Ipswich, MA—Umesh Bhuju, 43, is a community man. As he sits in his café, Zumi’s Espresso and Ice Cream, he greets customers by name as they walk in.
“In 10 years of business our biggest success is being able to connect with the community,” said Bhuju.
Zumi’s located in Ipswich celebrated its 10th anniversary by hosting a charity benefit on February 17th for the Ipswich Food Pantry and the Ipswich Human Group. The drop in event goes from 8.am. to 4 p.m. and features local musician Orville Giddings. Customers are encouraged to give money to the charity as a substitute to paying for their orders.
Umesh opened the coffee shop after being laid off from his job as a database administrator at a small Newton company. His short experience working in coffee shops in college inspired Bhuju to start his own, and ten year later he’s serving organic coffee and locally made ice cream to the Ipswich community.
Bhuju said that as a child he never knew anything besides organic food. “When I was growing up in Nepal, most of my friends, they were farmers kids,” he said. “I never learned how to do non-organic, the life style of that region where I came from was pretty much all organic.”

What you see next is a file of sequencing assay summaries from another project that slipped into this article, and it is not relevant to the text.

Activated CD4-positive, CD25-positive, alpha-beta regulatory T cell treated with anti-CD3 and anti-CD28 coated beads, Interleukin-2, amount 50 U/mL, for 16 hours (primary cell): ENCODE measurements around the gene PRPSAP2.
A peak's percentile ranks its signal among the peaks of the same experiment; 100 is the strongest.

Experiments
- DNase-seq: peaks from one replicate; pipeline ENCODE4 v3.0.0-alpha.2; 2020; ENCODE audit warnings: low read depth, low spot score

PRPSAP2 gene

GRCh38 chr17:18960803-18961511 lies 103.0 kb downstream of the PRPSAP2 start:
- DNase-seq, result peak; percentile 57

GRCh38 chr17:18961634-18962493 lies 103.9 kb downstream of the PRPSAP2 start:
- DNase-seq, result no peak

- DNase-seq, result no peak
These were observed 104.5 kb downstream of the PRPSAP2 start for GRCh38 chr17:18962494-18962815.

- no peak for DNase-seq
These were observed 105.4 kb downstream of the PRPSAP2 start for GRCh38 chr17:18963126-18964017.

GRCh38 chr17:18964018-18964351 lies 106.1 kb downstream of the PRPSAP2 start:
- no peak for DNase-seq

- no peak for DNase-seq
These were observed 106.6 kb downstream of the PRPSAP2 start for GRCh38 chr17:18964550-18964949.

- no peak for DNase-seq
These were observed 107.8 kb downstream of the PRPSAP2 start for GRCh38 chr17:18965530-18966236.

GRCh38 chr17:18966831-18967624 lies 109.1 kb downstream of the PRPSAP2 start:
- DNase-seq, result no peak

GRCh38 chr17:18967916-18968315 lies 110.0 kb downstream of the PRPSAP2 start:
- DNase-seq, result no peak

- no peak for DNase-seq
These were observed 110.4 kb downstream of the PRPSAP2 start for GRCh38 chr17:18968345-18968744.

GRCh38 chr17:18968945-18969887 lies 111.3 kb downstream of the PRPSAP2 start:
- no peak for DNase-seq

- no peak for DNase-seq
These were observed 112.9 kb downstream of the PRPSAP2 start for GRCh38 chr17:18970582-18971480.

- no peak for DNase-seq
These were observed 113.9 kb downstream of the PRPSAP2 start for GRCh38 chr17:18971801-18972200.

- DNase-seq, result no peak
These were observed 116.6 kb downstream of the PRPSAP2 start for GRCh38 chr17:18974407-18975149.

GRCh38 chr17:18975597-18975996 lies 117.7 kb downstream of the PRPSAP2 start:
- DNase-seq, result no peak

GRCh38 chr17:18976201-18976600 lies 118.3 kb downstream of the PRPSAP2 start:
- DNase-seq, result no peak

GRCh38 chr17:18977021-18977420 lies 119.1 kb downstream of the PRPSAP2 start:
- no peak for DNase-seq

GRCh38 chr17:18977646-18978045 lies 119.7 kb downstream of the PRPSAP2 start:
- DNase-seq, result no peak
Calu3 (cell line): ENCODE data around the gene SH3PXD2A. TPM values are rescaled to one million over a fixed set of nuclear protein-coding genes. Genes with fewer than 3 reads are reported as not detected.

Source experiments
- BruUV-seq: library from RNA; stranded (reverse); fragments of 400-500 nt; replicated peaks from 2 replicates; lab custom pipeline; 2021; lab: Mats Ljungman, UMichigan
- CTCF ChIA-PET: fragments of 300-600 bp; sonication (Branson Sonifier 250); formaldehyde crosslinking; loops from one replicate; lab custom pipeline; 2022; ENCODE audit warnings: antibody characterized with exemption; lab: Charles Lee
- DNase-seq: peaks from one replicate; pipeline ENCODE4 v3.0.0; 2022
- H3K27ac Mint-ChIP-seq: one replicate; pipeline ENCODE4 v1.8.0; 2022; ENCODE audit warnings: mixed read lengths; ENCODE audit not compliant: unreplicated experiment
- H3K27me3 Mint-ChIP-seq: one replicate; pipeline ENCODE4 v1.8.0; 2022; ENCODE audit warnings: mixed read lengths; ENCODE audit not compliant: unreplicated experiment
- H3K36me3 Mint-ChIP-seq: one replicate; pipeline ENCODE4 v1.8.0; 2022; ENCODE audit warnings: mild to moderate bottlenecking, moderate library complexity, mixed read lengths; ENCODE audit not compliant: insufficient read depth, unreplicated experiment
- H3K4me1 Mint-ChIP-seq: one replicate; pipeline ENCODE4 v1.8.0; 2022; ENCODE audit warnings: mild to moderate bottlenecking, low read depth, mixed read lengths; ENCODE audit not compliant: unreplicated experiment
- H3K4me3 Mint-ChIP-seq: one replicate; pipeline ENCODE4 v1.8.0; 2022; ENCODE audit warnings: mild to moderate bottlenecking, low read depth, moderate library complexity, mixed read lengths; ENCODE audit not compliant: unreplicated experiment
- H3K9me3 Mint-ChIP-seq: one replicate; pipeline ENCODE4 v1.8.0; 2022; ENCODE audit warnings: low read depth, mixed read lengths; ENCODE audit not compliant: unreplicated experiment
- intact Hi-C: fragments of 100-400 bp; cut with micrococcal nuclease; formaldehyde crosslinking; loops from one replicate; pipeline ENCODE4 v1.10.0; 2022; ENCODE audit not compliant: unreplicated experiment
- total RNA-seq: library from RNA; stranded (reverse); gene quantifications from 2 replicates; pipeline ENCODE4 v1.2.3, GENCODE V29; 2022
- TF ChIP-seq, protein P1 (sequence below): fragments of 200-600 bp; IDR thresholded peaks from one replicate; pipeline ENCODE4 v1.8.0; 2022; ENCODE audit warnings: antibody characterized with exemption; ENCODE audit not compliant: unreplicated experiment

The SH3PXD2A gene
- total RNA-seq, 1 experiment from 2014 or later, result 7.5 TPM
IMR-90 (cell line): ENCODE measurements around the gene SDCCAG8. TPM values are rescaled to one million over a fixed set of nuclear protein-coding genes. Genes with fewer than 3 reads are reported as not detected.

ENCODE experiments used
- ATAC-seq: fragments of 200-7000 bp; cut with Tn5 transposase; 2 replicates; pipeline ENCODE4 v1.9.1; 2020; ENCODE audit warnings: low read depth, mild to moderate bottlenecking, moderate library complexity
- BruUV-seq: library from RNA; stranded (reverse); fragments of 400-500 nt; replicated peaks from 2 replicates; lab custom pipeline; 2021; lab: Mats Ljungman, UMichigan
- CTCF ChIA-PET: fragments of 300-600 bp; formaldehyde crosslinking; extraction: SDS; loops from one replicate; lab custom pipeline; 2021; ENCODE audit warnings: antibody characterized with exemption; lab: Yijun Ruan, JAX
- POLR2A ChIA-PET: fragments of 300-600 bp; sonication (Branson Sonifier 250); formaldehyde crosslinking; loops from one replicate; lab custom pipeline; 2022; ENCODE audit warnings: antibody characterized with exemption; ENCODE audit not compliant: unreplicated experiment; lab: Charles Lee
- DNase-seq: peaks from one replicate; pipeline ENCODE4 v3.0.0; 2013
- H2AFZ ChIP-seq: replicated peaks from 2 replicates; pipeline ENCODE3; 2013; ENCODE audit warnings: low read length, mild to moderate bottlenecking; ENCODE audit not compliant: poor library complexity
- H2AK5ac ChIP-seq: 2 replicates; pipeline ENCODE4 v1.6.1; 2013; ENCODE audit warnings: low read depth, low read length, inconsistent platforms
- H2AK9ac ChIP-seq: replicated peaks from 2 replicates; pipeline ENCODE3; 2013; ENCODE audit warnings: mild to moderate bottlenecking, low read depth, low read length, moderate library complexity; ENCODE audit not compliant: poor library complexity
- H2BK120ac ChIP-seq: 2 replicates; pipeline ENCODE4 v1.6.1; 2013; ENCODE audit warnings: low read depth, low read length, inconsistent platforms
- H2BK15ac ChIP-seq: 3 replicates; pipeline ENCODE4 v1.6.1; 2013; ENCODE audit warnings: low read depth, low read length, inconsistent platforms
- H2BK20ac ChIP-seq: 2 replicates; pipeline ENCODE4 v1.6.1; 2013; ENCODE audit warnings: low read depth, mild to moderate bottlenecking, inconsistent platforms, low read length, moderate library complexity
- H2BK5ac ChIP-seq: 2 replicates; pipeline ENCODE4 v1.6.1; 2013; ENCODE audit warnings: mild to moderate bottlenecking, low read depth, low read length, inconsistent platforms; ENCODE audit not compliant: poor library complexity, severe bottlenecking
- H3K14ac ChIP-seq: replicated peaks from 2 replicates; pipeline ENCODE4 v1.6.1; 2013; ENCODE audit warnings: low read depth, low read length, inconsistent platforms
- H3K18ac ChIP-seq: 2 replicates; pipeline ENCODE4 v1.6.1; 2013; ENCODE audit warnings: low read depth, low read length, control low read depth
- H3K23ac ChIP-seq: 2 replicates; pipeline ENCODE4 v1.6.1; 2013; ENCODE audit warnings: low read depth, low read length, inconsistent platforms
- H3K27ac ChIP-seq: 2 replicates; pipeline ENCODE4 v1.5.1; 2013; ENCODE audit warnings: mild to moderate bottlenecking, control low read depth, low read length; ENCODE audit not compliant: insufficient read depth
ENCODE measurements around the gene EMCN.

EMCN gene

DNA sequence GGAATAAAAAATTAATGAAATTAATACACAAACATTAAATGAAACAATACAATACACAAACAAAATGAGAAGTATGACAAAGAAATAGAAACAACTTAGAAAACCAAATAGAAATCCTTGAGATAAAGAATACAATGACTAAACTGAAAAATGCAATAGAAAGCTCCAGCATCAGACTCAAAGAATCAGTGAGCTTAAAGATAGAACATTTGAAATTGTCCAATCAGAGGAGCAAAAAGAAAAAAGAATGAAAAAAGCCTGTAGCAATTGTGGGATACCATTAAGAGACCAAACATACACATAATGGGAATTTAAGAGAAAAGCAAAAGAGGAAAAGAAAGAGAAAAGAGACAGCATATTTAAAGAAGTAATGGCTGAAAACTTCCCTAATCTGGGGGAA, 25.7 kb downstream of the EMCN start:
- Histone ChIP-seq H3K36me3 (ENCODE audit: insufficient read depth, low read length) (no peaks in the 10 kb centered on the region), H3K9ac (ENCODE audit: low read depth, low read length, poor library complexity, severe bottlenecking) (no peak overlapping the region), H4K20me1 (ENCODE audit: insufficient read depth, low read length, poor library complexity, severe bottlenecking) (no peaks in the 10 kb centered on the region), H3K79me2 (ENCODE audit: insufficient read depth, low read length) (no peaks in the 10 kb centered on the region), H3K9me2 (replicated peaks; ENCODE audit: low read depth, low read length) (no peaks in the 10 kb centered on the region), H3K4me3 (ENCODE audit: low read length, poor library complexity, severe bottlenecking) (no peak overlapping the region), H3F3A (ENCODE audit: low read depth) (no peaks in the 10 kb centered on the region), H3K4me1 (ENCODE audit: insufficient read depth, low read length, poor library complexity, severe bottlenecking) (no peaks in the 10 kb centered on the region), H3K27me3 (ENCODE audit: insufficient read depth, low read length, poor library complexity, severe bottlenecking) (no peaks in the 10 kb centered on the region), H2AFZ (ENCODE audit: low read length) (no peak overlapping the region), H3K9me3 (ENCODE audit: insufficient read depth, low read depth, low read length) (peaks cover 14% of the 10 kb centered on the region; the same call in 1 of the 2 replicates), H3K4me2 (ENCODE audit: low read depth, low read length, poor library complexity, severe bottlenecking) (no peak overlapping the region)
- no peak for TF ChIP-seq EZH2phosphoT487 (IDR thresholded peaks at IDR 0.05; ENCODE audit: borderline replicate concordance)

Bhuju feels that people should consume healthy and fair trade food, and desired to give people the opportunity to do so. He hopes to change the perception that organic doesn’t necessarily mean breaking the bank.
“People think that organic means expensive. We wanted to make it clear that that’s not true,” said Bhuju. “That’s why our prices are pretty close to what you would pay in a non-organic shop.”
Dean’s Beans Organic Coffee in Orange, MA, supplies Zumi’s with organic, fair trade and kosher coffee, sugar and cocoa. The two companies started working together in 2003 when Zumi’s first opened.
However, their exchanges aren’t completely coffee focused. Michael Skillicorn, farmer relations coordinator for Dean’s Beans, and Heather Rice of Dean’s sales, marketing and outreach division, recently were part of Zumi’s public lecture series about social justice.
“Michael and I came because Michael is going to do a talk about the work that we do at our framer partners,” said Rice. “This is primarily because Zumi’s puts a strong priority on people doing innovative and ethical work.”
Their partnership according to Rice is due to their united vision about how to work with coffee through farming communities. The organization, which will also be celebrating an anniversary this year at 20 years old, will soon be announcing a trip to as yet undisclosed location as they start a Java trip series this summer. This series is open to anyone and takes Dean’s Beans customers into the coffee villages that they work with.
The community-focused approach to coffee for both companies is, according to Skillicorn, what makes them successful and worth celebrating milestone markers.
“Community spaces like this are really important but, unfortunately, are few and far between, so people really respond to a place like Zumi’s,” said Skillicorn. “Umesh decided to work with us because he agreed with the philosophy of our company. We have a similar community-oriented approach that meshes very well with Zumi’s.”